Criminology Prof Studies Pivotal Time in Teens' Lives
Nov. 16, 2011
"There are so many things that go into a person’s decision to not follow the rules, and we only understand a part of it,” said Dr. Nadine Connell.
Dr. Nadine Connell, a new assistant professor of criminology at UT Dallas, has always been fascinated by human beings and the decisions they make in the context of crime.
Growing up, she was surrounded by family members who worked in the criminal justice profession. Her father and grandfather served as corrections officers. Several of her uncles were police officers. It wasn’t until she worked with at-risk youth in high school that she realized that the criminal justice field was more than just policing and prisons.
“It was watching kids who were coming from extreme life circumstances and you could just see them reacting to that,” she recalled. “That to me was really profound because it made me start to think that there are so many things that go into a person’s decision to not follow the rules, and we only understand a part of it.”
Her experience helped shape her current research interests that examine issues affecting adolescents and teens during what Connell says is a pivotal time in their lives. Juvenile delinquency, program and policy evaluation, and adolescent alcohol, tobacco and other drug use (ATOD) are among her interests.
“Everything that they’re (adolescents and teens) going through is so important to them in that moment. To get a chance to work with them in that time is really kind of cool,” she said. “You get to be a part of their lives at a time when they hate everybody. And still you might be helping them do a little bit better than they would otherwise.”
Connell also explores bullying, an issue that has received increased attention in the last several years. She is extremely interested in studying the experiences of bullying victims because she said society tends to forget how much being bullied can influence students’ lives.
“We don’t pay enough attention as to how those victims’ experiences affect a student’s development,” she said. “That is something I’m really interested in because we do know that school progress and educational attainment are two of the biggest predictors of later life success. It’s one thing to make sure you’re teaching everybody everything, but if you can’t learn because you’re afraid of the kid sitting the next two rows over, we haven’t helped you.”
Prior to joining the School of Economic, Political and Policy Sciences (EPPS) at UT Dallas, Connell was an assistant professor in the Department of Law and Justice Studies at Rowan University in New Jersey.
She recently wrapped up a five-year project in New Jersey, where she evaluated a bullying prevention program at 30 middle schools. The program uses a process known as social norming that promotes positive behavior and helps correct students’ misperceptions about negative behavior. Connell said preliminary results show very strongly that bullying has decreased in the schools that implemented the program.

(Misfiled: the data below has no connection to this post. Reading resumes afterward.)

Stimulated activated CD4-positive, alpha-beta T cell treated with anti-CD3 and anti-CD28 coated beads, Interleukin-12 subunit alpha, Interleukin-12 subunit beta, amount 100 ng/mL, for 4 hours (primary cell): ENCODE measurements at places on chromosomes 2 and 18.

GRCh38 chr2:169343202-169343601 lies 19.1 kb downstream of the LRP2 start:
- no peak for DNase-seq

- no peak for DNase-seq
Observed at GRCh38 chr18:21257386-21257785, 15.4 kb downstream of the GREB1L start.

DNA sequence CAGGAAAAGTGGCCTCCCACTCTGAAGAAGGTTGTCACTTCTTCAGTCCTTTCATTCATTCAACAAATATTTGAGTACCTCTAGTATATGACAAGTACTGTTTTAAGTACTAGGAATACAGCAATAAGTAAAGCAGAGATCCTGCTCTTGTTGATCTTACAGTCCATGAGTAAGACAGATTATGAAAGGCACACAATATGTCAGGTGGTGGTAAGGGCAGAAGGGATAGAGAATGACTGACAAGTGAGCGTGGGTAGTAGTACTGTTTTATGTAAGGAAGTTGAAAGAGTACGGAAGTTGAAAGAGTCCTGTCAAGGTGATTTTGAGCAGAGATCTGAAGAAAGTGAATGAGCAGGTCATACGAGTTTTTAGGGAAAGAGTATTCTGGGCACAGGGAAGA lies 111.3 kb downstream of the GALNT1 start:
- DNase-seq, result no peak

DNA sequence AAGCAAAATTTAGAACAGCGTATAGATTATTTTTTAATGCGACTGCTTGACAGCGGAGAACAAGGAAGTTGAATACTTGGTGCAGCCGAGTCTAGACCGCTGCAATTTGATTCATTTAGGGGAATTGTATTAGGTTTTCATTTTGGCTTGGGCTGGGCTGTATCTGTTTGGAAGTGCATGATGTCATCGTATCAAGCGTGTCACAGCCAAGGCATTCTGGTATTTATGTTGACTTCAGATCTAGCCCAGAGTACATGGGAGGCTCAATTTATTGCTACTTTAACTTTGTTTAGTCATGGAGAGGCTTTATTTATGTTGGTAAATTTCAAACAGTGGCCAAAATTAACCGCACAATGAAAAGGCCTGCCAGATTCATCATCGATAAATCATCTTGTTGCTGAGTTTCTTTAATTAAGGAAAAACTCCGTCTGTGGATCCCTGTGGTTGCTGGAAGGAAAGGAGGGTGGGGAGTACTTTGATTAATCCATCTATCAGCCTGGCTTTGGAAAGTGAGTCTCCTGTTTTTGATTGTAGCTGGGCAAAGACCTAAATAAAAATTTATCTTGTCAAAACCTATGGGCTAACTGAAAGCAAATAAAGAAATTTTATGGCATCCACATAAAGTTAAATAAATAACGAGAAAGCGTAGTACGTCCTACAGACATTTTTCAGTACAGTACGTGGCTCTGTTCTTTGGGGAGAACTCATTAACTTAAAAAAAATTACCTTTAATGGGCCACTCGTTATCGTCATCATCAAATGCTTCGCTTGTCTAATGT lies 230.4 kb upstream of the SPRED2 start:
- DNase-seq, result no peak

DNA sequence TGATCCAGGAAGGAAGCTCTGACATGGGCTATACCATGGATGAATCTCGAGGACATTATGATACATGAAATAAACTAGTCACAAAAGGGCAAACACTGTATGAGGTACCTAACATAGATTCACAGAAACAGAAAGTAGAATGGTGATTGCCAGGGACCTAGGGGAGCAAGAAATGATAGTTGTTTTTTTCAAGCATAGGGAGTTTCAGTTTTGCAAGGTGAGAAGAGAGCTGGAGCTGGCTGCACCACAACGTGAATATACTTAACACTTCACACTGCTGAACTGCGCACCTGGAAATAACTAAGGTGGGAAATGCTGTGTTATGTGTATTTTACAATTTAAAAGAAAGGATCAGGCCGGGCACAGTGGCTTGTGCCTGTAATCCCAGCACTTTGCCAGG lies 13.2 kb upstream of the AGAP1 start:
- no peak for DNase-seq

“The problem with bullying right now is that people are making policy without knowing what the research says and that’s really dangerous,” she said. “And that’s the other reason why I’m really excited we’re now finished with the project, so we can start talking about these results because policy needs to be informed by this type of research.”
Dr. James Marquart, dean of EPPS, said he looks forward to watching Connell grow the criminology program.
“She’s a known asset in the classroom and her research, particularly in the area of school-based crime and prevention and the issue of bullying, will certainly garner us national exposure and attention,” he said. “I think she makes a wonderful addition to the school and faculty.”
Connell said she chose to work at UT Dallas because it’s a great opportunity to work alongside esteemed colleagues who are accomplished in the criminology field. And she is excited to work in a growing PhD program.
“The new PhD program is phenomenal for a young scholar like myself,” she said. “There are so few PhD programs in the country [in Criminology] and to get work at one the caliber of UT Dallas -- that has made such a splash in the very short time they’ve been offering a PhD -- it’s a once-in-a-lifetime opportunity.”
Connell earned her Ph.D. in criminology and criminal justice from University of Maryland at College Park. She earned her Master of Science degree in criminal justice from Northeastern University in Boston, Mass., and her Bachelor of Science degrees in both criminal justice and sociology, also from Northeastern University.
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